On October 2, 2019, Treasury and the IRS issued proposed regulations relating to the repeal of section 958(b)(4) by the Tax Cuts and Jobs Act (“TCJA”).  On September 22, 2020, Treasury and the IRS issued final regulations largely following the proposed regulations, along with additional proposed regulations.

Section 958(b)(4)

Prior to repeal under the TCJA, section 958(b)(4) provided a limitation on the application of the section 318 constructive ownership rules for purposes of determining whether a foreign corporation was a controlled foreign corporation (“CFC”) within the meaning of section 957.  In particular, section 958(b)(4) turned off “downward attribution” from a foreign person to a U.S. person − for example, attribution from a foreign parent to a U.S. subsidiary.  The TCJA repealed section 958(b)(4), increasing the number of foreign corporations that may be treated as CFCs as compared to prior law.  For instance, consider a foreign parent (“FP”) that wholly owns a domestic subsidiary (“DS”), and together FP and DS wholly own a foreign subsidiary (“FS”).  After the repeal of section 958(b)(4), FP’s stock in FS is attributed down to DS, such that FS is treated as a CFC with respect to DS.  While the legislative history and prior case law would limit the consequences of such downward attribution in other contexts, the recent guidance contains no such limits.

Treatment of Portfolio Interest

Although section 958 is part of subpart F, the repeal of section 958(b)(4) affects numerous areas of the Code.  In response, Treasury and the IRS issued proposed regulations on October 2, 2019, to ensure that the operation of certain rules outside of subpart F are consistent with their application before the repeal of section 958(b)(4).  Notably absent from the proposed regulations were rules relating to the portfolio interest exception.  The portfolio interest exception under section 881(c) exempts from tax under section 881(a) any U.S. source “portfolio interest” received by a foreign corporation.  Very generally, portfolio interest includes interest paid on a debt obligation that is in “registered form” − i.e., where certain information about the debt and the noteholder are kept on record by the debt issuer.  However, interest received by a CFC from a related person is specifically excluded from the definition of portfolio interest.  Consequently, the repeal of section 958(b)(4) decreased the availability of the portfolio interest exception by increasing the number of foreign corporations treated as CFCs.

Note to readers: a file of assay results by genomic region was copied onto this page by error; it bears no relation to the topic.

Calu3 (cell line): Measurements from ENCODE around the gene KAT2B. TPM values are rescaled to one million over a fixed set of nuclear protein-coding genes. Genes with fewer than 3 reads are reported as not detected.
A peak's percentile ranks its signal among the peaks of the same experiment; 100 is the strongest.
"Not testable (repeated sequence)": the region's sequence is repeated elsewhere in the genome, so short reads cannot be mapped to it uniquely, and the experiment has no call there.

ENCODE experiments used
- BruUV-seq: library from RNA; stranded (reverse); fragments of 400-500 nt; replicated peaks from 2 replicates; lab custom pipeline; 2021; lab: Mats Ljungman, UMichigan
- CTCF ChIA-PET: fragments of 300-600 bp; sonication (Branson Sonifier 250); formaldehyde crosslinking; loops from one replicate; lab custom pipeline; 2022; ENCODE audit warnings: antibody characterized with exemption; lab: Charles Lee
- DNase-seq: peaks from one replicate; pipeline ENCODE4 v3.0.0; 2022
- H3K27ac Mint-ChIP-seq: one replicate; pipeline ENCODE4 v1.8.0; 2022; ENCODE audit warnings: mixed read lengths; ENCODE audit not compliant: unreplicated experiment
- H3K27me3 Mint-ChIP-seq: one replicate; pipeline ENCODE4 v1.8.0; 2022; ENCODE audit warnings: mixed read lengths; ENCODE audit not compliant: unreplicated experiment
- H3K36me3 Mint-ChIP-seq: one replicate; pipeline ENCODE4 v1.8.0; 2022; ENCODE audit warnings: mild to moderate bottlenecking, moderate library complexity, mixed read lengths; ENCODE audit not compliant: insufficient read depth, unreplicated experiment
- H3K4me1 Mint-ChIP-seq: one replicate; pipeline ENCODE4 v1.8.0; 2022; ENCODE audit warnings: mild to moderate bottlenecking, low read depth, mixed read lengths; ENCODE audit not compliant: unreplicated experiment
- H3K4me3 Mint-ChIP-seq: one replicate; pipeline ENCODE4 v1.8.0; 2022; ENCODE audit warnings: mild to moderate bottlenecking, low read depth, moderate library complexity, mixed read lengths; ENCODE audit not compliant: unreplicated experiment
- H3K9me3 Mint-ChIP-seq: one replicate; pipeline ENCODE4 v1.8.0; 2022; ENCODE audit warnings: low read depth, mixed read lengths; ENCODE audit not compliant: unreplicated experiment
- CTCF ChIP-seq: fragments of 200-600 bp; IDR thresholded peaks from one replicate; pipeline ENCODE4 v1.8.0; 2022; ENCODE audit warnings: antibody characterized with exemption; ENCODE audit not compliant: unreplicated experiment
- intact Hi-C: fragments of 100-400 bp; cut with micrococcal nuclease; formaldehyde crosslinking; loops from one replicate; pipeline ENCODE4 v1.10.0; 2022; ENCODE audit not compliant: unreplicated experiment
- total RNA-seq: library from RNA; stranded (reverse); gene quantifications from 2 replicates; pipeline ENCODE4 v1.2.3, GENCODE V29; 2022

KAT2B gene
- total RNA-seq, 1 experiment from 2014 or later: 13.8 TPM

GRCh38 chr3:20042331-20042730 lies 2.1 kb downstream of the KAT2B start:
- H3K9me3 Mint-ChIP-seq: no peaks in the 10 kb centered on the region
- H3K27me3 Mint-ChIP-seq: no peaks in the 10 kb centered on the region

Comments submitted in response to the 2019 proposed regulations asked for relief for foreign corporations that are CFCs solely as a result of the repeal of section 958(b)(4).  However, Treasury and the IRS declined to provide such relief, stating in the preamble to the final regulations that “[t]he rules set forth in the proposed regulations were all issued pursuant to specific grants of regulatory authority, and the Treasury Department and the IRS have determined that there is no statutory or regulatory authority to modify the limitation on the portfolio interest exception for payments received by CFCs from a related person.”

Other comments asked for “guidelines for withholding agents that might not be in a position to know whether a payee was affected by the repeal of section 958(b)(4).”  Treasury and the IRS declined to issue a portfolio interest-specific rule, instead relying on the general standard of “actual knowledge or reason to know” under Treas. Reg. § 1.1441-7(b).  Moreover, the preamble provides no guidance on the application of the “reason to know” standard in this context.

Relief Provided for Purposes of Chapter 61 Reporting

The final regulations finalize, as proposed, a rule providing relief  with respect to domestic information reporting under Chapter 61.  Generally, a “U.S. payor” must report to the IRS on Form 1099 certain payments to U.S. persons.  The term “U.S. payor” is defined under Treas. Reg. § 1.6049-5(c)(5)(i) and generally includes U.S. persons and their foreign branches, as well as CFCs.  To limit the expansion of information reporting under Chapter 61 by CFCs due solely to the repeal of section 958(b)(4), the final regulations limit the definition of U.S. payor to those CFCs that are not CFCs solely due to the repeal of section 958(b)(4).

Photo of Michael M. Lloyd Michael M. Lloyd

Michael Lloyd practices in the areas of tax and employee benefits with a focus on information reporting and withholding on cross-border payments (e.g., Forms 1042 and 1042-S) and Foreign Account Tax Compliance Act (FATCA), backup withholding, employment taxation, the treatment of fringe benefits…

Michael Lloyd practices in the areas of tax and employee benefits with a focus on information reporting and withholding on cross-border payments (e.g., Forms 1042 and 1042-S) and Foreign Account Tax Compliance Act (FATCA), backup withholding, employment taxation, the treatment of fringe benefits, cross-border compensation, domestic information reporting (e.g., Forms W-2, 1099, 1095 series returns), penalty abatement, and general tax planning and controversy matters. Mr. Lloyd advises large U.S. and foreign multinationals regarding compliance with information reporting and withholding issues, as well as a range of other federal and state tax issues.